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Research led by Dr Brian Nicholson enhances non-invasive risk stratification that aims to accelerate the diagnosis of colorectal cancer.

Non-invasive home-based tests that detect blood in patient stool samples offer an accurate and appropriate triaging method for GPs, finds research led by University of Oxford researchers. The study, which is already informing a redesign of the colorectal cancer pathway at Oxford University Hospitals NHS Foundation Trust, could prompt primary care services nationally to reprioritise symptomatic patients for urgent referral to hospital-based investigation of colorectal cancer.

With a backlog of patients awaiting investigation for possible colorectal cancer symptoms as a result of the coronavirus pandemic, simple, accurate tests are needed so those at higher-risk are given priority. Faecal immunochemical tests (FIT) can be posted to the patient as a kit or collected from the GP. It simply involves collecting one stool sample at home, which is returned for laboratory testing to search for signs of blood.

Since 2017, FIT tests have been recommended by the National Institute for health and Care Excellence to guide the referral of patients with unexplained symptoms for colorectal cancer investigation. However, the test has been the subject of some controversy in the healthcare community, with concerns raised about delayed diagnosis due to false negative results. In a 2018 survey, less than half of GPs questioned perceived the test to be accurate and preferred it over colonoscopy.

 

This study will give GPs the confidence to request a FIT test for patients with symptoms of colorectal cancer. FIT provides a non-invasive simple home-based test that supports urgent referral for colorectal cancer investigation if positive. If negative, the risk of cancer is similar to somebody without symptoms and immediate referral can be avoided, but patients should be given safety netting advice to reconsult if their symptoms are persistent or worsening. - Dr Brian Nicholson, an Oxford City GP and NIHR Clinical Academic lecturer in Oxford University’s Nuffield Department of Primary Care Health Sciences

To assess the diagnostic accuracy of the FIT test in symptomatic people, the team of researchers from Oxford University and the Oxford University Hospitals NHS Foundation Trust analysed the results of 14,487 FIT test requests for Oxfordshire patients with symptoms that could be colorectal cancer. Patients were followed-up via their electronic patient health record for up to 36 months for evidence of colorectal disease. The study is the first to robustly demonstrate that a positive test of 10 micrograms or more of haemoglobin per gram of sample, as recommended by NICE as a threshold for urgent referral, would detect 91% of underlying cancers in the one in 10 people with symptoms who receive a positive test.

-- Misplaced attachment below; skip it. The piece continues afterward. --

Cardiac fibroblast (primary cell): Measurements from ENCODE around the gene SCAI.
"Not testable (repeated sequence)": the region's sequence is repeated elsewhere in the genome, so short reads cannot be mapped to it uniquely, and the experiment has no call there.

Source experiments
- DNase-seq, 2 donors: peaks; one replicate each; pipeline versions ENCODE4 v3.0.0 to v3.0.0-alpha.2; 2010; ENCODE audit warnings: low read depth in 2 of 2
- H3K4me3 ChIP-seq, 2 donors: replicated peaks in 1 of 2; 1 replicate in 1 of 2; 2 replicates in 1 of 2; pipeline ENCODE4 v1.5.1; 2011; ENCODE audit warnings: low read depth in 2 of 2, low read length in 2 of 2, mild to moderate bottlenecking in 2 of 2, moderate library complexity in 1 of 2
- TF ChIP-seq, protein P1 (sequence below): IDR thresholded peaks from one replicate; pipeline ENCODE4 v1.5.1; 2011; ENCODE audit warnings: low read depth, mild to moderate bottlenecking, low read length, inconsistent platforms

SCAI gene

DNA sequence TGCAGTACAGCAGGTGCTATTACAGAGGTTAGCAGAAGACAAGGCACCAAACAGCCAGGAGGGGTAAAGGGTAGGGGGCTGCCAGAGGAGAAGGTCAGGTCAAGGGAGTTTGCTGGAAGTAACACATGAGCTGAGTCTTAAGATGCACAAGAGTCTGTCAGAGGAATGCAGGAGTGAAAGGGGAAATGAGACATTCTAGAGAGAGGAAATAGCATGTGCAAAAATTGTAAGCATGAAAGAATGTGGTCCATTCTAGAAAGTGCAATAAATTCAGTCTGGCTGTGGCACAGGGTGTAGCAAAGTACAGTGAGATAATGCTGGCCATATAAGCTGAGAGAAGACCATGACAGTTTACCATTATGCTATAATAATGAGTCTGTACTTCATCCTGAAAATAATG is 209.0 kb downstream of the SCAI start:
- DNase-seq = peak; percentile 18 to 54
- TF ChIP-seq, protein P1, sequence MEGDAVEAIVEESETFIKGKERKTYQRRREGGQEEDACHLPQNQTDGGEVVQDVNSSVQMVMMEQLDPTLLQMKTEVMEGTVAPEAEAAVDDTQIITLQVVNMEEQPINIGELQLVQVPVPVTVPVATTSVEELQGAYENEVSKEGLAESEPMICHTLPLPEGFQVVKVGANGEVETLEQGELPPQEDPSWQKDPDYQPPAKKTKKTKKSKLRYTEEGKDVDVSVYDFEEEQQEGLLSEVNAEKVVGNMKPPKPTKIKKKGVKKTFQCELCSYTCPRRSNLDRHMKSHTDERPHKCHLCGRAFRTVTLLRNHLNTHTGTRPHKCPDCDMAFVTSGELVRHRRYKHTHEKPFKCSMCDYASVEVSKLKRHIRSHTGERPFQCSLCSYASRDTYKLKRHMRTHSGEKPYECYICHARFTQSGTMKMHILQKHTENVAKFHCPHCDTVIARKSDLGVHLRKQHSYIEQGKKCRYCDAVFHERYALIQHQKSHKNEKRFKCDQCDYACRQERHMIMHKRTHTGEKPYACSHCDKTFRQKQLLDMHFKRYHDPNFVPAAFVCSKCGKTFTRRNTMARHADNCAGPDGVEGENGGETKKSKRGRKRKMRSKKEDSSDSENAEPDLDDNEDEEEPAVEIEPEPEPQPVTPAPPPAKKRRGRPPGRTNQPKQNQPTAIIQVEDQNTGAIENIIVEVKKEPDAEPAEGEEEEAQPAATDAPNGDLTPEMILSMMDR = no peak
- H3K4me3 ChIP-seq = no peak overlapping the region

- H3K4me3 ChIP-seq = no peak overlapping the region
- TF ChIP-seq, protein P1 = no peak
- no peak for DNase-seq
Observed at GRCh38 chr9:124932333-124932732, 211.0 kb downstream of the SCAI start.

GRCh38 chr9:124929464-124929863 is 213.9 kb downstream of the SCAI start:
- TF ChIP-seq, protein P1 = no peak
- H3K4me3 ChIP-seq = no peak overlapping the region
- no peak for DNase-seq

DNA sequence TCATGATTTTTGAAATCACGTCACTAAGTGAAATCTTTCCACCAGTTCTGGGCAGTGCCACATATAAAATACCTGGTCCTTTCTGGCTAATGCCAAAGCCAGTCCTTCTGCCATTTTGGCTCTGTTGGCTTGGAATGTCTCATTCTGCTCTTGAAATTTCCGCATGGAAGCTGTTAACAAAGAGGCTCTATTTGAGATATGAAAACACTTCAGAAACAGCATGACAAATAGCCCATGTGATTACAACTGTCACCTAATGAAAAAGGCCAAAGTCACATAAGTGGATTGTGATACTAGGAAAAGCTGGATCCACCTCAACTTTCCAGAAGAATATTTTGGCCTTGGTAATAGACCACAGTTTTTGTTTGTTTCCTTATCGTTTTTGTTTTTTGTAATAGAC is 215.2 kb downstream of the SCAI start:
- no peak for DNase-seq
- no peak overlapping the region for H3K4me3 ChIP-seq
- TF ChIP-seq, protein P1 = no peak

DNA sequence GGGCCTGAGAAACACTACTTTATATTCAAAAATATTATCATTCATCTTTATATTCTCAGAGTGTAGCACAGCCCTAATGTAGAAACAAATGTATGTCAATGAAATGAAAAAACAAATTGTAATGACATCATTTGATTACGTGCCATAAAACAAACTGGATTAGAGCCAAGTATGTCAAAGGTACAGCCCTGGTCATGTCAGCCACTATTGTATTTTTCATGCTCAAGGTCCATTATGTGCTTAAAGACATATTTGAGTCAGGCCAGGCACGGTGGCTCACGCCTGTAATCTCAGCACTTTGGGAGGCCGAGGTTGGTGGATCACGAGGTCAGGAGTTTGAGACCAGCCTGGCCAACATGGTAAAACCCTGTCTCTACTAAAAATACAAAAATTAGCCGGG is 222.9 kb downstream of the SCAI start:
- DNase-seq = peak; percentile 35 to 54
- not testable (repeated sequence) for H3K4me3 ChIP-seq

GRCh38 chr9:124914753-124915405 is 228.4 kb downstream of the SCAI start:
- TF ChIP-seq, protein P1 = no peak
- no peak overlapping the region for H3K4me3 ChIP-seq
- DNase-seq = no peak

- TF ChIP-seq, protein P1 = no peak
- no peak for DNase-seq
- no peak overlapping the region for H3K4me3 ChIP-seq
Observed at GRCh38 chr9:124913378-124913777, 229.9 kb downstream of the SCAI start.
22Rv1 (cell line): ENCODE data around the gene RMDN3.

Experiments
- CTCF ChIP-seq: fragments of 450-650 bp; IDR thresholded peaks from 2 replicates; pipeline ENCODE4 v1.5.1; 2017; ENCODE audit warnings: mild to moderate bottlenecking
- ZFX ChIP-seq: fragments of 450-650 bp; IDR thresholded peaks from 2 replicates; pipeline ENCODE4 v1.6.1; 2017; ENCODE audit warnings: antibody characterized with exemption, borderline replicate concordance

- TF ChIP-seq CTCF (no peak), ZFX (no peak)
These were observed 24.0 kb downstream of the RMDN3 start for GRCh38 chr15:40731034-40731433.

The simple at-home kit could be used to reduce pressure on urgent NHS referral pathways by identifying patients who do not require further investigation for colorectal cancer, thereby controlling colonoscopy demand and reducing costs. FIT could also be used to reprioritise patients with colorectal cancer symptoms whose tests have been delayed by the COVID-19 pandemic, helping us avoid delayed cancer diagnosis due to the backlog. A positive FIT test from a patient tested in primary care for suspected colorectal cancer or serious colorectal disease should prompt urgent referral for definitive colorectal investigation. - Dr James East, Consultant Gastroenterologist at Oxford University Hospitals NHS Foundation Trust

The research, published in Alimentary Pharmacology & Therapeutics, is supported by the National Institute for Health Research Oxford Biomedical Research Centre as part of the molecular diagnostics theme. The research team have recently received funding from the Oxford Centre for Early Cancer Detection Funding Scheme to continue this work and further improve risk stratification for referral.

 

Read the full story on the Nuffield Department of Primary Care Health Sciences website.

Image credit: hey_paul CC BY 2.0

 

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